How can the concept of “attractors” be useful in evaluation? Part 8 of a 10-part series on how complexity can produce better insight on what programs do, and why

Common Introduction to all sections

This is part 8 of 10 blog posts I’m writing to convey the information that I present in various workshops and lectures that I deliver about complexity. I’m an evaluator so I think in terms of evaluation, but I’m convinced that what I’m saying is equally applicable for planning.

I wrote each post to stand on its own, but I designed the collection to provide a wide-ranging view of how research and theory in the domain of “complexity” can contribute to the ability of evaluators to show stakeholders what their programs are producing, and why. I’m going to try to produce a YouTube video on each section. When (if?) I do, I’ll edit the post to include the YT URL.

Part Title Approximate post date
1 Complex systems or complex behavior? up
2 Complexity has awkward implications for program designers and evaluators 6/14
3 Ignoring complexity can make sense 6/21
4 Complex behavior can be evaluated using comfortable, familiar methodologies 6/28
5 A pitch for sparse models 7/1
6 Joint optimization of unrelated outcomes 7/8
7 Why should evaluators care about emergence? 7/16
8 Why might it be useful to think of programs and their outcomes in terms of attractors? 7/19
9 A few very successful programs, or many, connected, somewhat successful programs? 7/24
10 Evaluating for complexity when programs are not designed that way 7/31

A few very successful programs, or many, connected, somewhat successful programs? Part 9 of a 10-part series on how complexity can produce better insight on what programs do, and why

Common Introduction to all sections

This is part 9 of 10 blog posts I’m writing to convey the information that I present in various workshops and lectures that I deliver about complexity. I’m an evaluator so I think in terms of evaluation, but I’m convinced that what I’m saying is equally applicable for planning.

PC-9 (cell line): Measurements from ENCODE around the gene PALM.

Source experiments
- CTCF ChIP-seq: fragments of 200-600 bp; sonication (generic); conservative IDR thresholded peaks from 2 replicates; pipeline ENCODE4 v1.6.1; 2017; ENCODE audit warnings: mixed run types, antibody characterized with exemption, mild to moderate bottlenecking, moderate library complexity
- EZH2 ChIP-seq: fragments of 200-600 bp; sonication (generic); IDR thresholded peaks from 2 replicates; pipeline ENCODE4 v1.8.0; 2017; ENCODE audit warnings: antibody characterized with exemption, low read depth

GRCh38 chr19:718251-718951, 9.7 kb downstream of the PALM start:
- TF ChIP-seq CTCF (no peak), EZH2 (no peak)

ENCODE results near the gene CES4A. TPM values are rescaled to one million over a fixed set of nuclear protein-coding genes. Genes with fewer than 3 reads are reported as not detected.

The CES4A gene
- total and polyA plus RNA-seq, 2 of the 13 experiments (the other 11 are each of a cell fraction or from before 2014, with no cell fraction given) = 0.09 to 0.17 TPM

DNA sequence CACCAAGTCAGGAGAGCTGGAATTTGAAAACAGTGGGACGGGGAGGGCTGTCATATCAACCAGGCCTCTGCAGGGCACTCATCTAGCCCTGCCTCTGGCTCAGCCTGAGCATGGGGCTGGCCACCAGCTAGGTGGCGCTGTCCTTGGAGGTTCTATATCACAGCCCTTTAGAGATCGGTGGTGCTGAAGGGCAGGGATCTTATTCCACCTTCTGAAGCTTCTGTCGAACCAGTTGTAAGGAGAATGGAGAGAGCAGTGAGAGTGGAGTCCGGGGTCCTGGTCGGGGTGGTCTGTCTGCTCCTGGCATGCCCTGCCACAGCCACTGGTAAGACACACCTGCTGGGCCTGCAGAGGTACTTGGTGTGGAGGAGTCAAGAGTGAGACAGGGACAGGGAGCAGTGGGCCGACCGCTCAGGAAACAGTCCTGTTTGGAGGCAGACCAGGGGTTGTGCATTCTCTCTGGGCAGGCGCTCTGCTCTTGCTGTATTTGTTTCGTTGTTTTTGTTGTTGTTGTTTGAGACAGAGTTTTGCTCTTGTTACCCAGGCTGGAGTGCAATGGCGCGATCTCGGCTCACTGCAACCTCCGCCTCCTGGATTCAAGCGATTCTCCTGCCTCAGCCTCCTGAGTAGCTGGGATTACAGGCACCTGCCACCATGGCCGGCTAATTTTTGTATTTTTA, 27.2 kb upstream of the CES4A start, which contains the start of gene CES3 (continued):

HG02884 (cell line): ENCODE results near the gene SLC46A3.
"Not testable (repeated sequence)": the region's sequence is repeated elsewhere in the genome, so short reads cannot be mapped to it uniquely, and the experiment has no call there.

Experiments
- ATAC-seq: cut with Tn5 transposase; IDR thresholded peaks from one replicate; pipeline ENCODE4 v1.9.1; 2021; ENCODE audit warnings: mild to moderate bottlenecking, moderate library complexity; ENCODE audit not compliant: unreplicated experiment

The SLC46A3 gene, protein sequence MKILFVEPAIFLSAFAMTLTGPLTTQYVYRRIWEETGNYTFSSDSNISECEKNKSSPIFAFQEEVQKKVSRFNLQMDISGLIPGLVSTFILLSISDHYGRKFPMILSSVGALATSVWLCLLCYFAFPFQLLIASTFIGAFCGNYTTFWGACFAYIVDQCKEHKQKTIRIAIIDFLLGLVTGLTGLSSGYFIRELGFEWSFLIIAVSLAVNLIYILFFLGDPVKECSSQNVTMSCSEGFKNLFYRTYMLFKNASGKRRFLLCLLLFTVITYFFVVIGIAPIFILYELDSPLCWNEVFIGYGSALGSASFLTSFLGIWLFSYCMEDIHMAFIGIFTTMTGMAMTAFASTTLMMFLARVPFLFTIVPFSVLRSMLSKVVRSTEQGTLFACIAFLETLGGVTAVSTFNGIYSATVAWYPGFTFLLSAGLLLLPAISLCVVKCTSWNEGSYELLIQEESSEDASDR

I wrote each post to stand on its own, but I designed the collection to provide a wide-ranging view of how research and theory in the domain of “complexity” can contribute to the ability of evaluators to show stakeholders what their programs are producing, and why. I’m going to try to produce a YouTube video on each section. When (if?) I do, I’ll edit the post to include the YT URL.

Part Title Approximate post date
1 Complex systems or complex behavior? up
2 Complexity has awkward implications for program designers and evaluators 6/14
3 Ignoring complexity can make sense 6/21
4 Complex behavior can be evaluated using comfortable, familiar methodologies 6/28
5 A pitch for sparse models 7/1
6 Joint optimization of unrelated outcomes 7/8
7 Why should evaluators care about emergence? 7/16
8 Why might it be useful to think of programs and their outcomes in terms of attractors? 7/19
9 A few very successful programs, or many, connected, somewhat successful programs? 7/24
10 Evaluating for complexity when programs are not designed that way 7/31

Evaluating for complexity when programs are not designed that way Part 10 of a 10-part series on how complexity can produce better insight on what programs do, and why

Common Introduction to all sections

This is part 10 of 10 blog posts I’m writing to convey the information that I present in various workshops and lectures that I deliver about complexity. I’m an evaluator so I think in terms of evaluation, but I’m convinced that what I’m saying is equally applicable for planning.

I wrote each post to stand on its own, but I designed the collection to provide a wide-ranging view of how research and theory in the domain of “complexity” can contribute to the ability of evaluators to show stakeholders what their programs are producing, and why. I’m going to try to produce a YouTube video on each section. When (if?) I do, I’ll edit the post to include the YT URL.

Part Title Approximate post date
1 Complex systems or complex behavior? up
2 Complexity has awkward implications for program designers and evaluators 6/14
3 Ignoring complexity can make sense 6/21
4 Complex behavior can be evaluated using comfortable, familiar methodologies 6/28
5 A pitch for sparse models 7/1
6 Joint optimization of unrelated outcomes 7/8
7 Why should evaluators care about emergence? 7/16
8 Why might it be useful to think of programs and their outcomes in terms of attractors? 7/19
9 A few very successful programs, or many, connected, somewhat successful programs? 7/24
10 Evaluating for complexity when programs are not designed that way 7/31